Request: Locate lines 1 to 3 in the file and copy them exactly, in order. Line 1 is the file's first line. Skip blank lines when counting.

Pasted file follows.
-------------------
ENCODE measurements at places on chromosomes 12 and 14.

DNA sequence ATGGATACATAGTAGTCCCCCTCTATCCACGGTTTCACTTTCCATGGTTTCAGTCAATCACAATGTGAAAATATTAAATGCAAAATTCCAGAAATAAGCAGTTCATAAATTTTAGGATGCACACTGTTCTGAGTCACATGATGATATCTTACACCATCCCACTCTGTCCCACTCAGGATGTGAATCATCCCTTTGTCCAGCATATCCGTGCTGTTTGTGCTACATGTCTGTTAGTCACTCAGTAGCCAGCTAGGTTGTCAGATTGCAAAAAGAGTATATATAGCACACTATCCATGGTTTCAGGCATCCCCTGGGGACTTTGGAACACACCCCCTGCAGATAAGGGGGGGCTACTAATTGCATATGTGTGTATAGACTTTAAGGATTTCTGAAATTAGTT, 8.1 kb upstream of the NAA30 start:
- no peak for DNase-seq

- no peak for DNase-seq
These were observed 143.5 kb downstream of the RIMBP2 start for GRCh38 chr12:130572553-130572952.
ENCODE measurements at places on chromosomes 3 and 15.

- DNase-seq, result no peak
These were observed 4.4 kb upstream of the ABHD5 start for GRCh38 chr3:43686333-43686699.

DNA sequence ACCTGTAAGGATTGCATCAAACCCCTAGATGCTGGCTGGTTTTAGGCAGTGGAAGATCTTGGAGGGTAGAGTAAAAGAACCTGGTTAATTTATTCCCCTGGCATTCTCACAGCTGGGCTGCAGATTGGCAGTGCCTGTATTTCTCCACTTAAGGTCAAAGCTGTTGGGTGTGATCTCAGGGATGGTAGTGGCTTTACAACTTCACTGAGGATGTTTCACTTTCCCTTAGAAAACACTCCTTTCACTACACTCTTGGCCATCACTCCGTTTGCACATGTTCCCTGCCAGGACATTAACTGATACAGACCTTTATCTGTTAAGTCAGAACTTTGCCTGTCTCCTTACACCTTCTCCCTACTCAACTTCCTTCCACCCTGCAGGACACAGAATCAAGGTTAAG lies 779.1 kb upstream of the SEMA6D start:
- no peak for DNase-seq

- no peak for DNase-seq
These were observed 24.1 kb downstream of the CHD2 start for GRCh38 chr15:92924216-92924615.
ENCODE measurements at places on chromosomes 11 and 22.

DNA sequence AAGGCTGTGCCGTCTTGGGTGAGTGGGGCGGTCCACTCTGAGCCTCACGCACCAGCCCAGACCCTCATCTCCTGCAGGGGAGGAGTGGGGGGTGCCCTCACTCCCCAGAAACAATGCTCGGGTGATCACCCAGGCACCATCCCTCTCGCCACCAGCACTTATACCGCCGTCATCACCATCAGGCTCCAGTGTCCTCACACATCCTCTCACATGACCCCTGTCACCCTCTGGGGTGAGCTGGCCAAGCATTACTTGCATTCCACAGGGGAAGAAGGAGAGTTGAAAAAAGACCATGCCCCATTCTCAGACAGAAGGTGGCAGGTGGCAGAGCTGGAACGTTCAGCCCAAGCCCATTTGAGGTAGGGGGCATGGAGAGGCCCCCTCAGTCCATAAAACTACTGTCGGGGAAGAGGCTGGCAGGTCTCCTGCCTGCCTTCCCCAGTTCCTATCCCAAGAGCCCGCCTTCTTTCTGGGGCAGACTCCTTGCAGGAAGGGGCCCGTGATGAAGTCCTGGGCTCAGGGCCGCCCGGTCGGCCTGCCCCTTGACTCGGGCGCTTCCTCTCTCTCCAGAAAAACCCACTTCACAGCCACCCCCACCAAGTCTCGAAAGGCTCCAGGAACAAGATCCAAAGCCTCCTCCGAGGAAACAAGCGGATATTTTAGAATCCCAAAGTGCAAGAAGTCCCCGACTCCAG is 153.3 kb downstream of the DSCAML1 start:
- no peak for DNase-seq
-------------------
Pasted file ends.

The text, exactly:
ENCODE measurements at places on chromosomes 12 and 14.

DNA sequence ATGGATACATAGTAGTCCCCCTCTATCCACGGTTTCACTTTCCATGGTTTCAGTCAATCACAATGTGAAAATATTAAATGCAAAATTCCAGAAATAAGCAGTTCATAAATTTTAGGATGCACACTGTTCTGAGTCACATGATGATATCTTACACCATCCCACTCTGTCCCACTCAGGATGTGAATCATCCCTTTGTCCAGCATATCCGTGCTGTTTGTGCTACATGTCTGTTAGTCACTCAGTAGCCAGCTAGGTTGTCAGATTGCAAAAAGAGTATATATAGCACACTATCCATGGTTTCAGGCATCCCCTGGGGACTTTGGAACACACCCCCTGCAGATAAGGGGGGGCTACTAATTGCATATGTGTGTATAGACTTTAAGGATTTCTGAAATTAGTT, 8.1 kb upstream of the NAA30 start:
- no peak for DNase-seq